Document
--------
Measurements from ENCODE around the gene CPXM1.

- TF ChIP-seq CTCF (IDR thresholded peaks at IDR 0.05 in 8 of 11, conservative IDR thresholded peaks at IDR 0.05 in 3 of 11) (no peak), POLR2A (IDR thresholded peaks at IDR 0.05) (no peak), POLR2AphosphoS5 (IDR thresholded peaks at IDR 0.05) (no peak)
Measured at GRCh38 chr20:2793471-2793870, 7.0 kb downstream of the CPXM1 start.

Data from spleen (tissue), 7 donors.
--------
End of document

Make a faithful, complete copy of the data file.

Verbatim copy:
Measurements from ENCODE around the gene CPXM1.

- TF ChIP-seq CTCF (IDR thresholded peaks at IDR 0.05 in 8 of 11, conservative IDR thresholded peaks at IDR 0.05 in 3 of 11) (no peak), POLR2A (IDR thresholded peaks at IDR 0.05) (no peak), POLR2AphosphoS5 (IDR thresholded peaks at IDR 0.05) (no peak)
Measured at GRCh38 chr20:2793471-2793870, 7.0 kb downstream of the CPXM1 start.

Data from spleen (tissue), 7 donors.